Achternbusch's work also includes 20 plays, 40 books, and hundreds of paintings.[9] His large-format paintings have been described as child-like, expressive, and "naively excessive".[11] For his 70th birthday, the Museum of Modern Art Passau [de] made an exhibition of his works.[7] His plays were present on German stages, such as his two-person play Gust at the Munich Kammerspiele in 1986,[21] and his last play Dogtown Munich at the Münchner Volkstheater in 2017.[22][23] He was also a theatre director.[20] Werner Herzog, a director of the New German Cinema, based his film Heart of Glass on a story by Achternbusch.[24] Achternbusch wrote novels, poetry, children's books and also theatre reviews for the German newspaper Süddeutsche Zeitung.[25]

Personal life and death[edit]

Achternbusch was the father of six children with three women.[26] In 1959, his daughter Eva was born. The child's mother was a classmate. In 1962, during his studies, Achternbusch met Gerda Oberpaul, whom he married in November.[27] The children from that marriage were Rut (born 1963), Andreas (born 1964), Rita (born 1966), and Judit (born 1968).[28] They divorced in 1982.[28] From 1985 to 1993, Achternsbusch's partner and actress in 20 of his films was Annamirl Bierbichler [de], sister of Josef Bierbichler.[29] In the 1980s, they lived together in a commune in Ambach, Lake Starnberg.[11] From 1990 onward, Achternbusch lived on Munich's Burgstraße.[30] From 1993 to 1997, he was married to the actress Judith Tobschall. Their daughter is the actress Naomi [de] (born 1994).[28] He had a love-hate relationship with his homeland of Bavaria.[3]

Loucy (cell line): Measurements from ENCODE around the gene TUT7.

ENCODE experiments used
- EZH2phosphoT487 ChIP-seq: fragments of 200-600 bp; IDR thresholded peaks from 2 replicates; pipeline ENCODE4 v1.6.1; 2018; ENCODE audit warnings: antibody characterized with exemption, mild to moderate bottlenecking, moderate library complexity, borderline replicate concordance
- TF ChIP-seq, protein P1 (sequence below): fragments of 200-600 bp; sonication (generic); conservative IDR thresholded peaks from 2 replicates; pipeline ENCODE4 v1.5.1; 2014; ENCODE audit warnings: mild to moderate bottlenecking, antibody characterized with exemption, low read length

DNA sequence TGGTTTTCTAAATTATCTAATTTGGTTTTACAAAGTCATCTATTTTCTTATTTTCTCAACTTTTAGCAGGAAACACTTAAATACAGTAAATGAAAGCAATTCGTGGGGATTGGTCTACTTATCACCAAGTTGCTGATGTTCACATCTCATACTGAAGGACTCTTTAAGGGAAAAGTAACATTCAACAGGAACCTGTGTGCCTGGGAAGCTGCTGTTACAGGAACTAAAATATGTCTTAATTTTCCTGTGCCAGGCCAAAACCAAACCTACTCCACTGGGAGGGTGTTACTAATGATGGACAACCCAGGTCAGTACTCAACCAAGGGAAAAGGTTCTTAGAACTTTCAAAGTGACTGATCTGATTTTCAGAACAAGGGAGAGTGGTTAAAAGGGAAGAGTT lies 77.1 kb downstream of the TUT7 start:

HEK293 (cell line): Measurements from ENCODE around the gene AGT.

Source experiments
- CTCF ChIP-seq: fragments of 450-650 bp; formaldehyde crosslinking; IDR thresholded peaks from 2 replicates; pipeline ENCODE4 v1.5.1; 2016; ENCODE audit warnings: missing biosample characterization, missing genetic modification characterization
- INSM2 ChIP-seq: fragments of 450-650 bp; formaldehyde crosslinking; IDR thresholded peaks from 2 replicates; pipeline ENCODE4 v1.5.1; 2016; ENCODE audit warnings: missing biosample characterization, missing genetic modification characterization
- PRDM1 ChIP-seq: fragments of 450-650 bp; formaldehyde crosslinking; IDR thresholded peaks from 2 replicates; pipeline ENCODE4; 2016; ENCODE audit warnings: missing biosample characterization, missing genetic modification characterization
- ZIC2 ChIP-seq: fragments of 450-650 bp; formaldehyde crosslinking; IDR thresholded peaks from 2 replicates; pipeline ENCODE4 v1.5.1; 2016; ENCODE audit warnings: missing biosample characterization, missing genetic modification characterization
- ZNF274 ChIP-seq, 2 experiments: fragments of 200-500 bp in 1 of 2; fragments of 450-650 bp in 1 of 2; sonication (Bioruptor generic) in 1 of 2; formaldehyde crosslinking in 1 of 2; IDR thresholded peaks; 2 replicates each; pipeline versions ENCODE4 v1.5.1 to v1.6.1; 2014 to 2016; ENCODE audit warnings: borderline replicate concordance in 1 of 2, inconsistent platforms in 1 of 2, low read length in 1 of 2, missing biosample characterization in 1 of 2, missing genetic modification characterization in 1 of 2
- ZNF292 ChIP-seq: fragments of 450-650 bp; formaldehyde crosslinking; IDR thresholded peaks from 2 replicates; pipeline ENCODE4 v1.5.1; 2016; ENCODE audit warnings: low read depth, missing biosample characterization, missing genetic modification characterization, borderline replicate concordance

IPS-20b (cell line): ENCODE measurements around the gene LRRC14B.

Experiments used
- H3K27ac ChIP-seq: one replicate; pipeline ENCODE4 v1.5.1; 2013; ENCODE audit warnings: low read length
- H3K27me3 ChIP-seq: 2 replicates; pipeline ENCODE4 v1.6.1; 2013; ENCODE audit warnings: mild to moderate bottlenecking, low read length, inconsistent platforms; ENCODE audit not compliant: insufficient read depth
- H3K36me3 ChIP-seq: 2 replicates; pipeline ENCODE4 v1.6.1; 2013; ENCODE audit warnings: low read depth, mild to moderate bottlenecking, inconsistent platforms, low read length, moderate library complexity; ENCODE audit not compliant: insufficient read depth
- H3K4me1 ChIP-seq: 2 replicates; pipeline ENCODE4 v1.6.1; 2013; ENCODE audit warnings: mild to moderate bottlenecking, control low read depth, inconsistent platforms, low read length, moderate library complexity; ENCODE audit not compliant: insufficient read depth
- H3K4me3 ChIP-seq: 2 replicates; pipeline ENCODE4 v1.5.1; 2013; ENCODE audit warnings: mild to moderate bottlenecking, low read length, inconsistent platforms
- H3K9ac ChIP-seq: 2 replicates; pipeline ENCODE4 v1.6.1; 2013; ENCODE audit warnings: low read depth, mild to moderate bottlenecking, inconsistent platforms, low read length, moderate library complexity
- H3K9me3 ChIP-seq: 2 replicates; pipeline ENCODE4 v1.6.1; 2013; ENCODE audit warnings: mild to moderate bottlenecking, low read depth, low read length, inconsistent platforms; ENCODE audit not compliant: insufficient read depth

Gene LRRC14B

Achternbusch eventually withdrew from public life,[3] and died in Munich on 10 January 2022, at the age of 83.[31][32] Federal President Frank-Walter Steinmeier described Achternbusch in a letter of condolence as a "unique universal artist" and that he "invaluably enriched the German cultural landscape, also because he provoked and polarized".[33][34]


Achternbusch was awarded the German international literary Petrarca-Preis in 1977, but he declined the honor.[4][30] He burned the prize check after accepting it and left the event.[30] He won the Mülheimer Dramatikerpreis in 1986 and 1994.[35] In 1996, Achternbusch refused to personally receive the Friedrich Wilhelm Murnau Film Award in Bielefeld.[36] In 2010, he was awarded the Kassel Literary Prize.[37]



  • Die Alexanderschlacht (in German). Frankfurt am Main: Suhrkamp. 1972. ISBN 978-3-518-36561-8. OCLC 11319713.
  • L'Etat c'est moi (in German). Frankfurt am Main: Suhrkamp. 1972. ISBN 978-3-518-10551-1. OCLC 4057774.
  • Der Tag wird kommen (in German). Frankfurt am Main: Suhrkamp. 1973. ISBN 978-3-518-02030-2. OCLC 850738.
  • Die Stunde des Todes (in German). Frankfurt am Main: Suhrkamp Verlag. 1977. ISBN 978-3-518-06949-3. OCLC 8279906.